Jessica Bellamy is a Sydney-based playwright. She attended atyp’s 2010 Fresh Ink National Studio.
Playwrights don’t sleep.
Playwrights are self-nourishing regeneration beasts.
Playwrights subsist on sugary drinks, vats of coffee, cheap tequila, and free canapés.
Playwrights recharge through the presence of other playwrights.
We love other playwrights. Their messy hair, their frazzled brains and their mangled fingernails. We love them.
There is therefore something very special about the collection of many playwrights.
It’s a cluster of enthusiastic introverts let out of their hidey holes, heads poking around in the fresh breezy air, poking and sniffing each other curiously, eager to learn more about each others’ processes, writing style and romantic lives.
There’s not the sort of rivalry you might expect, or have been warned about. Playwrights are usually just relieved to have found each other – a new friend to talk to about our daily monorail eavesdroppings, the television advertisements that made us cry this week, and how on earth to sieve all this overwhelming curiosity and emotion into our next piece of theatre.
Playwrights also like to dance together, in an environment where no one else makes fun of the way we dance, because everyone knows that most playwrights dance as if they’re being electrocuted through their downstairs, but in a good way, of course.
Some insomniac playwrights stay awake til the wee hours, slugging back the caffeine and riffing on ‘life’.
The insomniac playwrights on atyp’s 2010 Fresh Ink National Studio filled that prolific pre-dawn haze with a variety of interesting activities, including tobogganing down green hills on yoga mats, stalking uninterested wombats, and, oh yes, creating a brand new collaborative writing project.
In our case, this was the Minties project, preserved online by David Finnigan. While certainly not a work of subtlety and finesse, one must agree that it bristles with a certain charismatic joie de vivre. The joy of our time together bubbles through.
This sort of fun and experimentation is important. Super important. But it’s not all ‘taking photos of snakes’ and ‘playing frisbee with Fraser’s toddler’ (Fraser Corfield – Artistic Director of atyp). For every honking dose of Minties Project mania, there’s a great counterpoint of serious work to be done, and serious creative growth for you as a writer.
This growth comes in a few forms:
- daily masterclasses with impressive industry tutors
- smaller daily tutorials for personalised dramaturgical support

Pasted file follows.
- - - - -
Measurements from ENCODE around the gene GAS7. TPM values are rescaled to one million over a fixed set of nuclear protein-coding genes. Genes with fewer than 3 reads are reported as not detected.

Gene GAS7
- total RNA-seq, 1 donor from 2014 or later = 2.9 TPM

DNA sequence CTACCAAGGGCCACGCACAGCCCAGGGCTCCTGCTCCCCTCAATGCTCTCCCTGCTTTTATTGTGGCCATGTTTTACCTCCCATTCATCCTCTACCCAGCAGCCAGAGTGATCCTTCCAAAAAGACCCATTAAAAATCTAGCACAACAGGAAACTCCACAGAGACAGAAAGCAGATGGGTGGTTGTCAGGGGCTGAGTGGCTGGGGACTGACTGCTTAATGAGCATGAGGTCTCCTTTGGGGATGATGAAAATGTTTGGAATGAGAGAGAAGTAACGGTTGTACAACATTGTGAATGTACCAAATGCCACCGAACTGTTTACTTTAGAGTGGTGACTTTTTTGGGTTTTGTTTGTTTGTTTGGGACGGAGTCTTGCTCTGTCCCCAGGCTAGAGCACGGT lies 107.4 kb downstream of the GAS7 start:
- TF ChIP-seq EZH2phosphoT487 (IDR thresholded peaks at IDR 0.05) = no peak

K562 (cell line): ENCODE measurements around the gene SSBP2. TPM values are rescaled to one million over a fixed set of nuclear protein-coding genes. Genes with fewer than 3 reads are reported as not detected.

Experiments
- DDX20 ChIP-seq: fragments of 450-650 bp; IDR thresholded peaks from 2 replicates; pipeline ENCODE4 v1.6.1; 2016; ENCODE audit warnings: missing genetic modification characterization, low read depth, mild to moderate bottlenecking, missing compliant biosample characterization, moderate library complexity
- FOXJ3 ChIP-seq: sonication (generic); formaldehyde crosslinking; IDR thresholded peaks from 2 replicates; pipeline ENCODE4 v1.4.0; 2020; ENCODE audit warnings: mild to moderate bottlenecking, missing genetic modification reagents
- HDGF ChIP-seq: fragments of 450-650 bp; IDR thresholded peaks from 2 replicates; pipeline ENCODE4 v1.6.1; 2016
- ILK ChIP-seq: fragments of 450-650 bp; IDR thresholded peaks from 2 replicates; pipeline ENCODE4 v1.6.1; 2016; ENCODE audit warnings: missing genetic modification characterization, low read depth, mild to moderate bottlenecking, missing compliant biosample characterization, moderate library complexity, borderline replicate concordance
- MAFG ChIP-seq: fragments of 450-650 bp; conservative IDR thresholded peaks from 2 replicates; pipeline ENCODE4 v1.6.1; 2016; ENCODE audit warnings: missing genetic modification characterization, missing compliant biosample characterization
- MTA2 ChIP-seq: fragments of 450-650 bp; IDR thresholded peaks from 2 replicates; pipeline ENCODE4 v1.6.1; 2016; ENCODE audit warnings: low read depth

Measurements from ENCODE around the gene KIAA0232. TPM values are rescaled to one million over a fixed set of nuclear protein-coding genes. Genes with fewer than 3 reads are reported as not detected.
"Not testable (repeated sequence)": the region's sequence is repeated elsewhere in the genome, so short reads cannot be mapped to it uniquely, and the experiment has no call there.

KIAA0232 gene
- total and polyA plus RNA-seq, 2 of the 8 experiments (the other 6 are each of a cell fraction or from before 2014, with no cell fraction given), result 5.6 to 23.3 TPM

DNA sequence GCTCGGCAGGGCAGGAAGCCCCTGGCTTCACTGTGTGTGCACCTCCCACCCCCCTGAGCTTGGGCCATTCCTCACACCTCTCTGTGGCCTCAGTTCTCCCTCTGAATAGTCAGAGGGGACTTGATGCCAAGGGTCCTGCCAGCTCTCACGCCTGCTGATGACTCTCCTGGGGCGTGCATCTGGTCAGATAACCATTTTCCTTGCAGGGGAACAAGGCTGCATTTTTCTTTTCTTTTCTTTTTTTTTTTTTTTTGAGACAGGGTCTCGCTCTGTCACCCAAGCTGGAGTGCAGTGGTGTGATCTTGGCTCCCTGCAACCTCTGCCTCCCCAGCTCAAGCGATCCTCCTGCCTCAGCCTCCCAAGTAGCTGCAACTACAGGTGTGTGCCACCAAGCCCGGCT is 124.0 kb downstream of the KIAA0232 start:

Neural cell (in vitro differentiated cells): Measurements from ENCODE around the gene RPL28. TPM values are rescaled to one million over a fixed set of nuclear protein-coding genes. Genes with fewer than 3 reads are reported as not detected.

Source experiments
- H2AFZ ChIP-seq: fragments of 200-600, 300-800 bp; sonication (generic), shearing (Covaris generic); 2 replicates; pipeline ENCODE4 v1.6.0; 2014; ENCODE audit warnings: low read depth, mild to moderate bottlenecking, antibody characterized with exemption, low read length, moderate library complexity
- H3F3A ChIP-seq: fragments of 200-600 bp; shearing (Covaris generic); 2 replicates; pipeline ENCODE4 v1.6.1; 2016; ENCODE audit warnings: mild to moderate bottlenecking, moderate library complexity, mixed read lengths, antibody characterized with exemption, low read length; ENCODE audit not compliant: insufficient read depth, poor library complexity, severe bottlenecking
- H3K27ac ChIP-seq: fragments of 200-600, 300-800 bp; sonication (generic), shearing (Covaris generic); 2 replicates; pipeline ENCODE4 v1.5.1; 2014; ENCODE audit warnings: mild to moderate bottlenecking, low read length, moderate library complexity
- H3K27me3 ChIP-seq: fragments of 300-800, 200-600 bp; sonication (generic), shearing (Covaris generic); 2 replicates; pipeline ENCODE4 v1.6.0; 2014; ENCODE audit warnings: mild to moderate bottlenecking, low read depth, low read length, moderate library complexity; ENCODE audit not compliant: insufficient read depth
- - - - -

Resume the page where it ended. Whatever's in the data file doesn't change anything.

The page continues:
- evening play readings
- and panel discussions based on industry issues.
It creates a bunch of new friends for you to put in your archaic paper address book. It keeps you clued into the sort of work being made around our country – work that is different to yours, and therefore very important to be aware of.
Most importantly, it links you into an artistic community – one where everyone is just a little bit socially awkward, too.
By the end of the 2010 Studio I had achieved the following:
- Eaten my body weight in banana cake.
- Made friends from Sydney, Melbourne, Canberra, Brisbane, Cairns, Darwin and more.
- Seen a sink that was grey and thought “why is that sink grey?” and then realised that someone had left a light on near the toilets and the whole sink was just covered with a carpet of fat juicy wildlife moths who saw me and smelt my fear and tried to get into my face but luckily I ran in the opposite direction and fell down some decking into a patch of (mothless) grass. And this is the first time I’ve talked about it since.
- Written a monologue called Little Love, which has since been produced as part of the atyp’s production Tell It Like It Isn’t, has been published in a book for HSC Drama students, and has been adapted into a short film (as Bat Eyes, premiering online in March 2012).
- Been commissioned to write and perform a one-woman show, Celebrity Healing, for a new friend’s Centenary of Canberra festival.
- Learnt significantly more about dramaturgy and authentic script development from such inspiring tutors as Peta Murray, Vanessa Bates, Francesca Smith, Lachlan Philpott and Chris Mead.
- Realised just how many voices exist around our large country, and the importance of (and excitement in) hearing these voices and perspectives on stage.
Yep. All this in one week. Must be the Minties.